HBO Max has ordered a two-part documentary about the late actor Brittany Murphy, best known for voicing Luanne Platter in “King of the Hill” and for starring in films like “Clueless” and “8 Mile.” The documentary hails from Blumhouse Television and Pyramid Productions and aims to present a detailed portrait of Murphy’s life, career, and unexpected death amid mysterious circumstances in 2009 when she was only 32. The series, yet to be titled, will work to debunk conspiracy theories and go beyond the tabloid headlines, with new interviews with those closest to Murphy, along with never-before-seen archival footage.
The film is directed by Emmy nominee Cynthia Hill, best known for her 2014 documentary about domestic abuse, “Private Violence,” which premiered the same year in the U.S. Documentary Competition at the Sundance Film Festival. Hill said in a statement, “I agreed to do this film because I think it’s a shame that Brittany’s promising life and career has been eclipsed by the circumstances of her death. I think it’s important to celebrate Brittany’s talent as we struggle to explain the tragic circumstances of her and Simon’s deaths.”
Murphy’s death was ultimately ruled as an accident as a result of pneumonia and the effects of various over-the-counter drugs she’d consumed. But questions over her sudden passing arose when her husband, Simon Monjack, died a year later due to a combination of pneumonia and anemia.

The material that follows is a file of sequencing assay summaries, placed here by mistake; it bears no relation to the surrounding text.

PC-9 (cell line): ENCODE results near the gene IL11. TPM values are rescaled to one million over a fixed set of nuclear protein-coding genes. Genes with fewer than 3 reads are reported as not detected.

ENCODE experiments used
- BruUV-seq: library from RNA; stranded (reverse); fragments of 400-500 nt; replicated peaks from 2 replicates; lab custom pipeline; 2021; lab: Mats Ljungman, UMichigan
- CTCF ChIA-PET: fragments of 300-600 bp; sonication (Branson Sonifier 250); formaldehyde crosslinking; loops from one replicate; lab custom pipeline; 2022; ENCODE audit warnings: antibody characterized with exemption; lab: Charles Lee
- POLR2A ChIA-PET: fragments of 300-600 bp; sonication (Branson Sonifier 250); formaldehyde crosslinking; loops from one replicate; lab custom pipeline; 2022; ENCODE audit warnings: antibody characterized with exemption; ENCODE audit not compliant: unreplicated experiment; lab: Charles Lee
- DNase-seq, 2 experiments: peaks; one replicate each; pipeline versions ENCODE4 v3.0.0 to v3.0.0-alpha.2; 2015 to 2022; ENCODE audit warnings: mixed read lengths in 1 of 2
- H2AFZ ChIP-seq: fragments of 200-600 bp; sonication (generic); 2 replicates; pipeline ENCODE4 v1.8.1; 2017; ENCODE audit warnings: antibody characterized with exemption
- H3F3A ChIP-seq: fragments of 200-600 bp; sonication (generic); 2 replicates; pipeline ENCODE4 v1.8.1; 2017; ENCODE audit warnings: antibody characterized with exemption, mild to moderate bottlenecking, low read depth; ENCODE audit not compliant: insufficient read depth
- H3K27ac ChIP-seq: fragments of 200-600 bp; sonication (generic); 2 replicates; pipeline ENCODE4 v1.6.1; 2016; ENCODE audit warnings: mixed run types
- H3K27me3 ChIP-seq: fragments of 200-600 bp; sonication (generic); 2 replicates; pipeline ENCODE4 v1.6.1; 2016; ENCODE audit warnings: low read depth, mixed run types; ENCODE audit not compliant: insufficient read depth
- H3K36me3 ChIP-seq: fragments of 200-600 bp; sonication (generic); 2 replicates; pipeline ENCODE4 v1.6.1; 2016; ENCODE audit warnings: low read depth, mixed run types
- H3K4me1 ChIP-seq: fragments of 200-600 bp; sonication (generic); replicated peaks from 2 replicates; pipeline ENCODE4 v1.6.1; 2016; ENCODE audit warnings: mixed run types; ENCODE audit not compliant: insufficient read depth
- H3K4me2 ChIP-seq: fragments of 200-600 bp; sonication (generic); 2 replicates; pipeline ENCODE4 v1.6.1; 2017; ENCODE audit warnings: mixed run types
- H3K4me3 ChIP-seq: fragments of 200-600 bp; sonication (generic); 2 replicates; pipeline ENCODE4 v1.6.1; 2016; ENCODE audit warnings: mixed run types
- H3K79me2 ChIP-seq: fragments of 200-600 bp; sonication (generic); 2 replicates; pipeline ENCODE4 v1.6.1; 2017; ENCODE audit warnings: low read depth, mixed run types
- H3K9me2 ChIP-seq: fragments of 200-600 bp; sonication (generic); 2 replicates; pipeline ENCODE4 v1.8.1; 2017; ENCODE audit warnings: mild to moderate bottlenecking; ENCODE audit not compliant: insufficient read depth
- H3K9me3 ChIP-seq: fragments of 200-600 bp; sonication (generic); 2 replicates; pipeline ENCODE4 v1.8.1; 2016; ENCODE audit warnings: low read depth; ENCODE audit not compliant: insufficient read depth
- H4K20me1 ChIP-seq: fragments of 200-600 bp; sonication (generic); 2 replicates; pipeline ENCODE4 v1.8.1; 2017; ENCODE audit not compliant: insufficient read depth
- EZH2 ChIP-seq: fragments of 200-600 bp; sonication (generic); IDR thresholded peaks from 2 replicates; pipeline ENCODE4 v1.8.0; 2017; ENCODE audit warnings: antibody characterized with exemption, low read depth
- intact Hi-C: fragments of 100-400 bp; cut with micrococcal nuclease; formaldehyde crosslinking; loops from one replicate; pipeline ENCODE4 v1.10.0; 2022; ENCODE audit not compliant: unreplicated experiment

“Our Brittany Murphy documentary cuts through the tabloid noise with an elevated, nuanced depiction of a sensational story. Crafting a grounded account of Brittany Murphy’s life struggles and sudden passing comes with great responsibility and we’ve partnered with a masterful creative team to produce a thoughtful examination of a tragedy that has long been cause for speculation.,” said Jennifer O’Connell, executive vice president of live-action family programming at HBO Max.
Murphy was beloved for other films including “Drop Dead Gorgeous,” “Girl, Interrupted,” “Riding in Cars with Boys,” “Uptown Girls,” “Don’t Say a Word,” “Little Black Book,” and more. After her breakthrough role came as Tai Frasier in “Clueless,” Murphy also starred in independent films such as “Freeway” and “Bongwater.” She was last seen in the 2010 film “Abandoned” before a posthumous role in 2014’s “Something Wicked,” which shot in 2009, the year of Murphy’s death.